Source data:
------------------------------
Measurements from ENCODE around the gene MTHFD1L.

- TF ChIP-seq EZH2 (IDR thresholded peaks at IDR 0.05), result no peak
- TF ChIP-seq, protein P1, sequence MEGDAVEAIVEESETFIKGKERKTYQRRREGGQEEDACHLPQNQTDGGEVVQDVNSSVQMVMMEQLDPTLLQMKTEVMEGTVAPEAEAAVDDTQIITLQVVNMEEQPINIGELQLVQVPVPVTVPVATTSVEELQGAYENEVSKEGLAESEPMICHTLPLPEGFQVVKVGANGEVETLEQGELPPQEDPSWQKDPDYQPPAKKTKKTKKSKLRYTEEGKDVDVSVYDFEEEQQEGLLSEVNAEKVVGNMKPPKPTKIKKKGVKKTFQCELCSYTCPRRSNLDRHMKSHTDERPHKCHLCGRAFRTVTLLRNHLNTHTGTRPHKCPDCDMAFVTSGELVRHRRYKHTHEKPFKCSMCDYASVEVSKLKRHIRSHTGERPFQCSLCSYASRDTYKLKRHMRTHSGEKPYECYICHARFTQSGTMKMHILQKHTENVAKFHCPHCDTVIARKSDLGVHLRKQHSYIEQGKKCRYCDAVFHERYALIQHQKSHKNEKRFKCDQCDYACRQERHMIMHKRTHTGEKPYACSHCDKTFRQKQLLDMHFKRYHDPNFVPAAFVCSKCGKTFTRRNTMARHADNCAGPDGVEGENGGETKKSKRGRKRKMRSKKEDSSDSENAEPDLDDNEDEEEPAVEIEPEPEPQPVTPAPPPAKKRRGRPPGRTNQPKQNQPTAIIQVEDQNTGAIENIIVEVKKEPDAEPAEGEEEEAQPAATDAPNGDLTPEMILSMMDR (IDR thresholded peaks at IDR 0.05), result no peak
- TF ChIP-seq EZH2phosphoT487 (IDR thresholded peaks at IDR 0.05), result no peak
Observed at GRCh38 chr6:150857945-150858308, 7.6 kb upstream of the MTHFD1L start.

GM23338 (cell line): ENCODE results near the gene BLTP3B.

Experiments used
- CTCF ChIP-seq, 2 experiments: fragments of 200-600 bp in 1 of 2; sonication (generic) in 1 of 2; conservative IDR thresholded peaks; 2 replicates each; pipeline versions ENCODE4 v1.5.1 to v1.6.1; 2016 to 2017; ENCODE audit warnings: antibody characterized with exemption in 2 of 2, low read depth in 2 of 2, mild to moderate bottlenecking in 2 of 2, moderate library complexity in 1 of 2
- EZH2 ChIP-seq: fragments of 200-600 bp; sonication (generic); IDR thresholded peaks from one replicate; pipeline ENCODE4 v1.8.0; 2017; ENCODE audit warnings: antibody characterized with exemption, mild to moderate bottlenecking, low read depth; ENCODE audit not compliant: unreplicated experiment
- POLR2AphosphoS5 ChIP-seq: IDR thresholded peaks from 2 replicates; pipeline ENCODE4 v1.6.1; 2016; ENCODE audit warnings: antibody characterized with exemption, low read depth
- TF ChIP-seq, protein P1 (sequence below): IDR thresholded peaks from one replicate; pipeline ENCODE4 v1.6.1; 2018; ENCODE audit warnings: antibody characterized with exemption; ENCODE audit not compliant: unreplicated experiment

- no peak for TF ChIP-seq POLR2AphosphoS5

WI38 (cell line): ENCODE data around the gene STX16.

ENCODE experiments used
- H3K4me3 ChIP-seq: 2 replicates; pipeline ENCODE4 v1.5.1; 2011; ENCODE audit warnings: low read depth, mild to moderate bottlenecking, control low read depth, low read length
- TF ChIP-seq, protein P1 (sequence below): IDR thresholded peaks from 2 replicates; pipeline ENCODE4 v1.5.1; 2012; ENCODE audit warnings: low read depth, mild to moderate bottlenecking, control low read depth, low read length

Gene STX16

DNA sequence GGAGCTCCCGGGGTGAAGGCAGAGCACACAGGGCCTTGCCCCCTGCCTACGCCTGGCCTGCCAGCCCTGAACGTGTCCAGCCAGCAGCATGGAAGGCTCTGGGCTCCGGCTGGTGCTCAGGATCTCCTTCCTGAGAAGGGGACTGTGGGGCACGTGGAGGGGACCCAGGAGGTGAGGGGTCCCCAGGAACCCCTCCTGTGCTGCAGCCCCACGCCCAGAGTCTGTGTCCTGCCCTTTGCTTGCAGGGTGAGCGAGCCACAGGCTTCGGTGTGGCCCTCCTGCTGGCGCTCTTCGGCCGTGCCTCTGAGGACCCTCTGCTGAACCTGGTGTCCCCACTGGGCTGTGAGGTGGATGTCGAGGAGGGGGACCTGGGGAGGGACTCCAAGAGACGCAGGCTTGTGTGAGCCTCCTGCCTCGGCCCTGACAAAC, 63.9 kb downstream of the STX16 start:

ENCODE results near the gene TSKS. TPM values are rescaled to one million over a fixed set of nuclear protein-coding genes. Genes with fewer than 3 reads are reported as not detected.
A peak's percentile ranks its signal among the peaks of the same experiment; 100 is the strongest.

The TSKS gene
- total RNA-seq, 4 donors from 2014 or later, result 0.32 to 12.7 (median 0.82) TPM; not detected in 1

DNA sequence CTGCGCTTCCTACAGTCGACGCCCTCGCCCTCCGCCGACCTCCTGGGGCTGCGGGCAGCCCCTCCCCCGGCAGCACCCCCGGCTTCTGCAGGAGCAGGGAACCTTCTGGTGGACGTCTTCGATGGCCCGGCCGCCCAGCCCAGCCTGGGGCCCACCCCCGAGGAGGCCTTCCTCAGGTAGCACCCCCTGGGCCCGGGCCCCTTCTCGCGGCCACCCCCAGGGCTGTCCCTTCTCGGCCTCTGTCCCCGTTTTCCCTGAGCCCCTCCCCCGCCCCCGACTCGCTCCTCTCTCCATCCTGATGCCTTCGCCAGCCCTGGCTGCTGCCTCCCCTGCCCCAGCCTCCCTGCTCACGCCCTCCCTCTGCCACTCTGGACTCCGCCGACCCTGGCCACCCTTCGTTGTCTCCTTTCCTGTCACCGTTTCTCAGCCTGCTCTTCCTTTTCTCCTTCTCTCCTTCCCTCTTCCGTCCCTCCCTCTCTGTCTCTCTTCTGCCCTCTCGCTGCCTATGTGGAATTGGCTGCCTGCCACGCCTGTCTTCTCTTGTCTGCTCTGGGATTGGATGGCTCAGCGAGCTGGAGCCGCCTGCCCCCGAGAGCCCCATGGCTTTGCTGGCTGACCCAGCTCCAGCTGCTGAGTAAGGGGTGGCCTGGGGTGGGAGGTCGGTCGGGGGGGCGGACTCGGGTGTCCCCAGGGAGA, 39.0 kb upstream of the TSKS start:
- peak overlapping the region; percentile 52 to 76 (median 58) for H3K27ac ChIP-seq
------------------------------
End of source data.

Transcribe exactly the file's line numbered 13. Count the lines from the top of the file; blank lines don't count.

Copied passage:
WI38 (cell line): ENCODE data around the gene STX16.